End of August review

August has never been my favorite month, not sure why but it’s usually hot, the kids go back to school, the garden is normally winding down a bit.  Things grow a tad more slowly and the greens change from emeralds to olives.  Generally, as was the case again this year, leaves from the cottonwoods begin to fall, even though it’s not supposed to be officially “FALL” in August.  The cicadas’ songs become more strident and the birds start grouping into flocks.

This year, August has been a bit more pleasant, with some cooler evenings and adequate rain so there wasn’t the usual hose-dragging.  I’ve enjoyed putting in the late plantings more and they are doing better than last year.  I’ve decided to do a better job at extending the protager’s productivity, and it certainly seems willing to keep going if I am!Bean Dragon Tongue Already the “Dragon Tongue” beans, planted July 6th  are producing, the Jade II beans are setting tiny threads of infant beans and there’s a variety of new lettuces to pick (not shown but there’s LOTS on other beds!) Bean last planting  This diagonal double row in the center is the very last planting of beans for this year, a variety called “Speedy” that’s growing nicely.  They were planted August 15, and with a maturity of 50 days, it will be all Mother Nature’s benevolence if they produce, because the days are getting shorter.  But it’s worth the gamble because every week that there’s a meal of fresh beans for the table, it’s one less jar of canned beans that I need to process.  We’ve had fresh beans to use since June 17, so that’s 11 jars not needed and I believe we’ll have them through September, so that will be two canners-ful not required!  Lots of energy saved there. All of the early potatoes have been tipped out of their pots, and now the “German Butterball” are being harvested as needed, and of course there’s still lots of indeterminate tomatoes and various peppers coming to the kitchen daily.  Young beets are ready to harvest and three varieties of spinach are growing well. Wando peas The “Wando” peas are nearly at the top of their fence and promising a good crop.  And just take a moment to notice those “Hot Pak” marigolds.  As edging, they still look fantastic and are holding up much better than the “Boy” series I’ve grown in the past.  And, while I was in Italy, a few dropped seed and I’m delighted to report that the new plants are growing “true” so seed can be collected for next year’s edgings.Cannellini trellis The “Cannellini” beans seem to realize that their time is limited and are putting out even greater numbers of pods and blooms.  I love sitting under their shade now, but looking at this photo makes me realize I need to paint that bench once the beans are gone.  The hummingbirds are enjoying the blooms, although I’ve never seen them at the any other varieties of beans in the potager. Maybe it’s simply because the blooms are up high.Black-eye pea The black-eyed peas are still producing and I’ve really enjoyed growing them this year as a trial crop.  Something nibbled the tops of the recently-seeded snow peas, so not sure how well they’ll do.  CarrotThere’s lots of baby carrots growing nicely in various beds, but this row is “Kuroda”, a variety that is especially good for storage.  The row next is bunching onions, which will provide green onions well into late autumn and early winter.  Here and there are short rows of kale, turnips, and radishes There are mountains of winter squash vines here and there in the potager. Squash vines  Right now, it looks like “Butterscotch” will be most numerous.  I clipped the ends of all of the vines this week in hopes that energy will go to maturing the fruits already set on. Pumpkin Baby Bear I doubt there will be pumpkins although the replanted “Baby Bear” do have a couple of tennis-ball sized fruit.  That’s pretty iffy, but it’s more than they accomplished last year.  Eventually, through trial and error apparently, I’ll get the timing right…if I live long enough!  All these baby crops are a gamble and their success just depends, as usual, on when the first frost occurs, but for now, things look really good!  (Knock wood!)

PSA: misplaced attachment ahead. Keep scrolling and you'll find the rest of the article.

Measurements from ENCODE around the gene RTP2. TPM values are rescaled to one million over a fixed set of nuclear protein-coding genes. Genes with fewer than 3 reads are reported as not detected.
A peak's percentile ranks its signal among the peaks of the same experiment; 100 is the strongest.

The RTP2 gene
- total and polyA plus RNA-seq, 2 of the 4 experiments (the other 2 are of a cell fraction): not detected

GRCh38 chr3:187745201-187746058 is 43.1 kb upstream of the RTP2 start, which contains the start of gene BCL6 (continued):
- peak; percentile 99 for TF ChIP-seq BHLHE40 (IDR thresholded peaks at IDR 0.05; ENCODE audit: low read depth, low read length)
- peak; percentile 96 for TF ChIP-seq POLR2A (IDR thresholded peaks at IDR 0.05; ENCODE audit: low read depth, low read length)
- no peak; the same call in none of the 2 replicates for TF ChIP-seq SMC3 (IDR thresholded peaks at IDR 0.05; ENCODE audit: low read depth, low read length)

And now to the numbers!  Last year’s August production was 181.0 pounds, the bulk coming from pulling all the onions, with tomatoes, summer squash, peppers & melons at full harvest as well.  This year was less, only 177.75 pounds, largely due to the death of most of the squash and melon vines, but also partly because I intentionally planted fewer tomatoes.  We just couldn’t use them all last year and there are still canned ones on the shelves.  Last year I canned 100 jars of food in August.  This year only 86…I’m out of jars and shelf space.  Guess we need to eat more canned goods labeled “2017.”

About carolee